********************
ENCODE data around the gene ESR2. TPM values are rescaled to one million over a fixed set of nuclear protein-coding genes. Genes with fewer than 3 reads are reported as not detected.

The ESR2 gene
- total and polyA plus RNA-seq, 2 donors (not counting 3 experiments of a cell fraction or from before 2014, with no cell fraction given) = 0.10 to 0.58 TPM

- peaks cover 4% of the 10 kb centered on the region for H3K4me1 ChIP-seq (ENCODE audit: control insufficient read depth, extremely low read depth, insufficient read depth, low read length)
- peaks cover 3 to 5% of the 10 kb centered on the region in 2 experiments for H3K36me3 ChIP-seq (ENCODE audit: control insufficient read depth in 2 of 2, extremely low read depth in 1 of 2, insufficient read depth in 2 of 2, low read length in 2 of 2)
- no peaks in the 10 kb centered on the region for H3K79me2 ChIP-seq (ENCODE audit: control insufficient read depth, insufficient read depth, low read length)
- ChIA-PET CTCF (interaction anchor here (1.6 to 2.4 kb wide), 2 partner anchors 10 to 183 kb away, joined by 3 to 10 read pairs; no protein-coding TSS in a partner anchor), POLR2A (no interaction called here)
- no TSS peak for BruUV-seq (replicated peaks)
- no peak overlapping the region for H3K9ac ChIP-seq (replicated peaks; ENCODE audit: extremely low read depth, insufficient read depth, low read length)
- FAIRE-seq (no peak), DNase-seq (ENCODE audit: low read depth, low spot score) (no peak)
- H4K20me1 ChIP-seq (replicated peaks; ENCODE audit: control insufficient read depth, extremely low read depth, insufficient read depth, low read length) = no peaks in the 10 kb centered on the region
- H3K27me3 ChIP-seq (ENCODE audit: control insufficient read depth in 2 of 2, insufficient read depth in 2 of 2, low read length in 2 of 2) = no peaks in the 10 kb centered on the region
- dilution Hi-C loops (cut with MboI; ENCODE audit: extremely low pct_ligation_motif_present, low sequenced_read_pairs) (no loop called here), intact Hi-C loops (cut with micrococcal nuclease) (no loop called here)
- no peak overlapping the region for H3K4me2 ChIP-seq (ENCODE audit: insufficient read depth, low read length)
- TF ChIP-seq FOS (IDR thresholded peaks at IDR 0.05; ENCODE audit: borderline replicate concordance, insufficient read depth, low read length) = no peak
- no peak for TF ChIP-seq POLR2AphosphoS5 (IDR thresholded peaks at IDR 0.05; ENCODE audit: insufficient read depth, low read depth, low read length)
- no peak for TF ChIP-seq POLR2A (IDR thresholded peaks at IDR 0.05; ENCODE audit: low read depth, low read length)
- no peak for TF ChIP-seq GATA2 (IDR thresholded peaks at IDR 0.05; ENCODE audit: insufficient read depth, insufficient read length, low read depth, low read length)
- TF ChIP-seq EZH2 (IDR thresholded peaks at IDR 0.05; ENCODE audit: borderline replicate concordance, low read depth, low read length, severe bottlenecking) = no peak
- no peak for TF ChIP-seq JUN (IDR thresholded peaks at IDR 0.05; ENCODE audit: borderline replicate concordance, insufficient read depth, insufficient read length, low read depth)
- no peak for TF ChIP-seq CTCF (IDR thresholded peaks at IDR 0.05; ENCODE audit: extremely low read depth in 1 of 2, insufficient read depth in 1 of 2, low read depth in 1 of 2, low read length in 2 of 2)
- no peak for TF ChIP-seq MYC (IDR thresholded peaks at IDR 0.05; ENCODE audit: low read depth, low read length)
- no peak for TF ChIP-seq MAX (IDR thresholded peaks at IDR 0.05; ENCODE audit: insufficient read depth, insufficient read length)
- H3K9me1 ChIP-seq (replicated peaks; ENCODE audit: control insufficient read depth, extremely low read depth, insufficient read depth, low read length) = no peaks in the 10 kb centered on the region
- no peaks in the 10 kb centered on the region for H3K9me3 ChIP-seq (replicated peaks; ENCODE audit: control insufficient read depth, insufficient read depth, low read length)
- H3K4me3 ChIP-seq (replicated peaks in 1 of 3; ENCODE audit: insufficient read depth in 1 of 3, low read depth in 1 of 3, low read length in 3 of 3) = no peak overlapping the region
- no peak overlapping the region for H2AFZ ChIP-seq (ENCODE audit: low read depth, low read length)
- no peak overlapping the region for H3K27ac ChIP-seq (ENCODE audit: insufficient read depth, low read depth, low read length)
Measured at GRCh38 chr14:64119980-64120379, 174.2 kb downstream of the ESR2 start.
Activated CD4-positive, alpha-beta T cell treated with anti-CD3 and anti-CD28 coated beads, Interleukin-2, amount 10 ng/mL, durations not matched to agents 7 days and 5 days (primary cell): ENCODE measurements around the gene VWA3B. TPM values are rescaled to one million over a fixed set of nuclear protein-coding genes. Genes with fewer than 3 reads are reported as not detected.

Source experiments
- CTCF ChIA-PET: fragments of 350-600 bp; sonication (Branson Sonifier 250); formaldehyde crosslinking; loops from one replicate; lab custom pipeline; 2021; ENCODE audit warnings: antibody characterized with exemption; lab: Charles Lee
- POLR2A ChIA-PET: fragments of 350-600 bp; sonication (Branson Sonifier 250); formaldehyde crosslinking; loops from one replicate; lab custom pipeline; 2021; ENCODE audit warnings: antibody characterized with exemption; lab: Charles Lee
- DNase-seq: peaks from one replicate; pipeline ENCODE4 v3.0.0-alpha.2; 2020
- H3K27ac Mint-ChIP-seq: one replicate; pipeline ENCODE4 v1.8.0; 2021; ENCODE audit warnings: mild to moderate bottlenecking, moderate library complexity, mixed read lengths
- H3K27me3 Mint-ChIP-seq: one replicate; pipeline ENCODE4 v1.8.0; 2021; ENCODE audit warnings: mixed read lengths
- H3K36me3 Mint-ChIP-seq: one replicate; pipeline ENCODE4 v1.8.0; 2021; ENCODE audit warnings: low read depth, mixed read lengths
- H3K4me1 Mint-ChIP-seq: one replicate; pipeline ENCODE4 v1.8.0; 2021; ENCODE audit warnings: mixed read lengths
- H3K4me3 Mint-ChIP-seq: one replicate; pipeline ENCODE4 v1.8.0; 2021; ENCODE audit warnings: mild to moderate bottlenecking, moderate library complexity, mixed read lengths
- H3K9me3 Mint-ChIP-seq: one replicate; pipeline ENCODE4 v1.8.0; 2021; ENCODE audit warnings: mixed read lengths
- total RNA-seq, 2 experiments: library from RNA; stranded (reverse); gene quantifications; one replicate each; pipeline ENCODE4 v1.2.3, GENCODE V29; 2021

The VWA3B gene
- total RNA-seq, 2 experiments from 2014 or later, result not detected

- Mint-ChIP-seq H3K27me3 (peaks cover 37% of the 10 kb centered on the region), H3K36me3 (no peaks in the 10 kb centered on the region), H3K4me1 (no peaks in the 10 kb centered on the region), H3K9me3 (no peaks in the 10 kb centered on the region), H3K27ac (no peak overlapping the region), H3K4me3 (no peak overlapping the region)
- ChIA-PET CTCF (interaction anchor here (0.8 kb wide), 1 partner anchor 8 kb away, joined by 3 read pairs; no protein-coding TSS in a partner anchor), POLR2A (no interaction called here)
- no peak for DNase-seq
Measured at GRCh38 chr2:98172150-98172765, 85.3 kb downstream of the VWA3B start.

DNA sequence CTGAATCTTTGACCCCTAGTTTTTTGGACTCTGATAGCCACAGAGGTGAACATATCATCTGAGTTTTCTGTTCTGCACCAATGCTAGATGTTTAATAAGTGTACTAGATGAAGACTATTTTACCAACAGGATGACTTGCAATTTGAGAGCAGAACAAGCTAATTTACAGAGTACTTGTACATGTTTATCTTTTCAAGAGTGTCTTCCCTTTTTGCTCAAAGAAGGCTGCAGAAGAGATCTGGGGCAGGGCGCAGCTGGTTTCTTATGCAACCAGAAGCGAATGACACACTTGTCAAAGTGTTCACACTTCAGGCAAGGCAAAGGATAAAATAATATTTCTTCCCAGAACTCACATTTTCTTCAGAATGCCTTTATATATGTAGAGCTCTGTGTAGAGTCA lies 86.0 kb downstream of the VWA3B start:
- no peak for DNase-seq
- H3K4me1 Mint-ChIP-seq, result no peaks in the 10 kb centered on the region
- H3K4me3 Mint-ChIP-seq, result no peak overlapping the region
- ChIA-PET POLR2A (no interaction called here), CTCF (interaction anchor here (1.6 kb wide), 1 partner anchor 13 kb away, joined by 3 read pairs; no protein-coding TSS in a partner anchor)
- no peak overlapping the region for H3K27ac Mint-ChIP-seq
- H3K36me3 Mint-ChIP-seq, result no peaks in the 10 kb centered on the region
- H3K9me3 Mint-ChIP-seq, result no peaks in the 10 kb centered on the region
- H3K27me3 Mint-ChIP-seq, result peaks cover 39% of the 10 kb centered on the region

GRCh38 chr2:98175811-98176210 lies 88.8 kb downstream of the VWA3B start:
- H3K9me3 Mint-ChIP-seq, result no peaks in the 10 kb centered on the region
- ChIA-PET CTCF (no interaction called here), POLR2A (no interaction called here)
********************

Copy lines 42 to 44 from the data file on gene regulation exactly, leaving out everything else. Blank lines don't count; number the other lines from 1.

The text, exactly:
The VWA3B gene
- total RNA-seq, 2 experiments from 2014 or later, result not detected

- Mint-ChIP-seq H3K27me3 (peaks cover 37% of the 10 kb centered on the region), H3K36me3 (no peaks in the 10 kb centered on the region), H3K4me1 (no peaks in the 10 kb centered on the region), H3K9me3 (no peaks in the 10 kb centered on the region), H3K27ac (no peak overlapping the region), H3K4me3 (no peak overlapping the region)